Pursuant to the terms of our customer contracts, we are responsible for the overall operations of our facilities, including staff recruitment, general administration of the facilities, facility maintenance, security, and supervision of the offenders. We are required by our customer contracts to maintain certain levels of insurance coverage for general liability, workers’ compensation, vehicle liability, and property loss or damage. We are also required to indemnify our customers for claims and costs arising out of our operations and, in certain cases, to maintain performance bonds and other collateral requirements. Approximately 92% of the eligible facilities we operated at December 31, 2015, excluding our community corrections facilities, were accredited by the American Correctional Association Commission on Accreditation. The American Correctional Association, or ACA, is an independent organization comprised of corrections professionals that establishes accreditation standards for correctional and detention institutions.

We are committed to equipping offenders in our care with the services, support, and resources necessary to return to the community as productive, contributing members of society. To that end, we provide a wide range of evidence-based re-entry programs and activities at our facilities. At most of the facilities we manage, offenders have the opportunity to enhance their basic education from literacy through the acquisition of the high school equivalency diploma endorsed by the respective state and, in some cases, postsecondary educational achievements. In a number of our facilities, and in conjunction with the Mexican government, we offer an adult education curriculum recognized by a number of nations to which these offenders may return.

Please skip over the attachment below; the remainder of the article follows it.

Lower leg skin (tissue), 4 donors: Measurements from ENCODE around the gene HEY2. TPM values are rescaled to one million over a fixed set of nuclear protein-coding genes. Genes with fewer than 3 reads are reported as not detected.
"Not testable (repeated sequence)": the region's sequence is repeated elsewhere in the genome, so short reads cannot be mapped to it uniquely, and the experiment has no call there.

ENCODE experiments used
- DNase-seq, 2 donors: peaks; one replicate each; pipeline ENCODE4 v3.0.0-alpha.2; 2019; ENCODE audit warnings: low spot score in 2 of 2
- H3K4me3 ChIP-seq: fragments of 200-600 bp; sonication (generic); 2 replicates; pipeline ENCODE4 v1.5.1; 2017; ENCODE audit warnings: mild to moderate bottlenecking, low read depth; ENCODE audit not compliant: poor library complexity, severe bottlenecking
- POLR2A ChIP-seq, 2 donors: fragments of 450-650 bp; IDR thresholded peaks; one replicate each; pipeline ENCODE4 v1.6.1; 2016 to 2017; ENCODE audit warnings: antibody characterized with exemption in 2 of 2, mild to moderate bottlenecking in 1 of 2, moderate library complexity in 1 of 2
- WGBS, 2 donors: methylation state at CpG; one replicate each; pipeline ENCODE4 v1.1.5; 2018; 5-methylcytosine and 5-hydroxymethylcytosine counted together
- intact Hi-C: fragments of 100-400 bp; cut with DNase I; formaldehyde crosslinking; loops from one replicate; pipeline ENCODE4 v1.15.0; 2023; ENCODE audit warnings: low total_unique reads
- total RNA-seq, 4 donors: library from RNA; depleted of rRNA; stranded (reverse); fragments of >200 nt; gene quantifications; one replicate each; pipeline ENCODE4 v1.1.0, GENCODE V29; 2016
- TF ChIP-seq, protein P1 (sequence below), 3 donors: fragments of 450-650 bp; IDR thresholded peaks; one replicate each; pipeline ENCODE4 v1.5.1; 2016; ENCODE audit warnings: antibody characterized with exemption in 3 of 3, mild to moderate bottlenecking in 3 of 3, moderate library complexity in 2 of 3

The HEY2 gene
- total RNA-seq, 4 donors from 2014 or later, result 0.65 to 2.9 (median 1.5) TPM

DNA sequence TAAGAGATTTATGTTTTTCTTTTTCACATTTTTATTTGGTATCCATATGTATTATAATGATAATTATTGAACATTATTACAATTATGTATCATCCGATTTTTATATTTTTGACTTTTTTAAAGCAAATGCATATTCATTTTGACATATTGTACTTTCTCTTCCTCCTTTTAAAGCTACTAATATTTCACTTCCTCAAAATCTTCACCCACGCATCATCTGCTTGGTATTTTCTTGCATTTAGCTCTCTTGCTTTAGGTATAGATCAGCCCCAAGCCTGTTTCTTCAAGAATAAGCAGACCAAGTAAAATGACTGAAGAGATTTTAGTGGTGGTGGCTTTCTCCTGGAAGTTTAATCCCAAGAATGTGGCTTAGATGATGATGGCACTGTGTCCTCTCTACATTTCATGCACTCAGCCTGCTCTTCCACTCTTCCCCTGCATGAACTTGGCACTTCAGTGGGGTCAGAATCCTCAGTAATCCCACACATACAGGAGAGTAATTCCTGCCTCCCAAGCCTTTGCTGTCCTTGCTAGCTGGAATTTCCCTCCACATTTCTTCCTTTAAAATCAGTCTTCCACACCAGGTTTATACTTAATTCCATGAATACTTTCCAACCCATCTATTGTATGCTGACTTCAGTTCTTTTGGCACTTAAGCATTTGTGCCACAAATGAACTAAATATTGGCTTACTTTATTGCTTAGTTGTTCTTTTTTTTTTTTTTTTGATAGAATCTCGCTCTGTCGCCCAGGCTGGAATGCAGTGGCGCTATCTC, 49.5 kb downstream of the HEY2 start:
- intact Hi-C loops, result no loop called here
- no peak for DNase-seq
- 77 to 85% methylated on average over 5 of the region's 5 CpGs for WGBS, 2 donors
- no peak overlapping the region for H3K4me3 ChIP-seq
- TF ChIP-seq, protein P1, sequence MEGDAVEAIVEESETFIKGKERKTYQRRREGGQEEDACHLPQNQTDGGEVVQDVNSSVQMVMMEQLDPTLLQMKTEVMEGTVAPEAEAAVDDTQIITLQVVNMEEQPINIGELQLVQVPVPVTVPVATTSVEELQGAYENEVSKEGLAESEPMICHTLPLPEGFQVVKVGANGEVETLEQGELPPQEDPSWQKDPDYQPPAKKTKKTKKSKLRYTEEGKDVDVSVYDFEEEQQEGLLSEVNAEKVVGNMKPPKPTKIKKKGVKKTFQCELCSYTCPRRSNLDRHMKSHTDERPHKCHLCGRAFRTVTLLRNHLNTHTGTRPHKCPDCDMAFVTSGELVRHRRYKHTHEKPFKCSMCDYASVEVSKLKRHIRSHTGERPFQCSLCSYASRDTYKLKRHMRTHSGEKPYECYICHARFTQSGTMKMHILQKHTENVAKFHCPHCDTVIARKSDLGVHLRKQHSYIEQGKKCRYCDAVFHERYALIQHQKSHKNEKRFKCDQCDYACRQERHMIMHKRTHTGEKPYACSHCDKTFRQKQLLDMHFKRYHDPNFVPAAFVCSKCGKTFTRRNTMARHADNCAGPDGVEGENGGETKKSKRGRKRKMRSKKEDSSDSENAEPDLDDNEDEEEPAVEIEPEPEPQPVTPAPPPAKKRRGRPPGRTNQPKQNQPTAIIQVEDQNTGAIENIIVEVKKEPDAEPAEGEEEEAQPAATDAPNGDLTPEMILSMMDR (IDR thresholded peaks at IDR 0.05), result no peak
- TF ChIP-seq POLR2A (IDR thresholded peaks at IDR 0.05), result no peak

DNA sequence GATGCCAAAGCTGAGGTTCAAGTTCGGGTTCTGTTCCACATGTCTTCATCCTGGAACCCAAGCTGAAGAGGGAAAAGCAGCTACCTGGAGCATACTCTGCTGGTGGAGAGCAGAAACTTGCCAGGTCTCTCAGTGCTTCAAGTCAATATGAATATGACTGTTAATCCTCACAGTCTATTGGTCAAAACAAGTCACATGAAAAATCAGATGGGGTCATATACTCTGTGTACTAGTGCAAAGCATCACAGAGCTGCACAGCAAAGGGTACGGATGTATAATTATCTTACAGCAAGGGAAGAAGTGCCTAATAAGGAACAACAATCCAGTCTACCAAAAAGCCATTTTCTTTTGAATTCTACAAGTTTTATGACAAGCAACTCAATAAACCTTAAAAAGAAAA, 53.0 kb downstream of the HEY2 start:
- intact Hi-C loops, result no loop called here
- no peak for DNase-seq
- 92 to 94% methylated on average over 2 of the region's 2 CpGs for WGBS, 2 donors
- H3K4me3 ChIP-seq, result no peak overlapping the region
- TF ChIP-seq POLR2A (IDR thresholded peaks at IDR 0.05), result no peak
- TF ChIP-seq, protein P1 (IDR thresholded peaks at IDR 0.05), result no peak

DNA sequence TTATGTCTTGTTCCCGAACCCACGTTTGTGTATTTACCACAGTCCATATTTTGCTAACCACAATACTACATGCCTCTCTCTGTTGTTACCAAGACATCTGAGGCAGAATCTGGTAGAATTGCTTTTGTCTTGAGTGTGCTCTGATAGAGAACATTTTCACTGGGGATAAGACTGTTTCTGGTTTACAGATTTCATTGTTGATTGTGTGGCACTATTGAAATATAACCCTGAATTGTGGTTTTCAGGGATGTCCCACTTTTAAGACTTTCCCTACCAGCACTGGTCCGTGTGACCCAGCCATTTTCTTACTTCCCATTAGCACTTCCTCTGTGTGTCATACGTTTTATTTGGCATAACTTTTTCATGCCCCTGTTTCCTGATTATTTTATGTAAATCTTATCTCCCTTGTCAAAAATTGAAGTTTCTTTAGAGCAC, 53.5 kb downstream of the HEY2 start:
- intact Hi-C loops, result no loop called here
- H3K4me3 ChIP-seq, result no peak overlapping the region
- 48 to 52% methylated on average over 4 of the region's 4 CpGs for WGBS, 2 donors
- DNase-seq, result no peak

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In addition, we offer a broad spectrum of vocational/technical education opportunities to equip individuals with marketable job skills. Our trade programs are certified by the National Center for Construction Education and Research, or NCCER. NCCER establishes the curriculum and certification for over 4,000 construction and trade organizations. Graduates of these programs enter the job market with certified skills that significantly enhance employability. For those with assessed substance use disorder needs, we offer evidence-based treatment programs such as the Residential Drug Addictions Treatment Program, or RDAP, with proven clinical outcomes. Our Re-Entry and Life Skills programs prepare individuals for life after incarceration by teaching offenders how to successfully conduct a job search, how to manage their budget and financial matters, parenting skills, and relationship and family skills. Equally significant, we offer cognitive behavioral programs aimed at changing anti-social attitudes and behaviors of offenders, with a focus on altering the level of criminal thinking of offenders. Our Victim Impact Programs, available at a number of our facilities, seek to educate offenders on the negative effects upon others resulting from their criminal conduct. At a number of our facilities, we provide faith-based programs to those seeking spiritual growth and character development. Our facilities offer opportunities for religious worship and study for a variety of faith groups and belief systems. Across the country, these programs incorporate the use of thousands of volunteers, along with our staff, who assist in providing guidance, direction, and post-incarceration services to offenders. We believe that together these efforts help us achieve reductions in recidivism.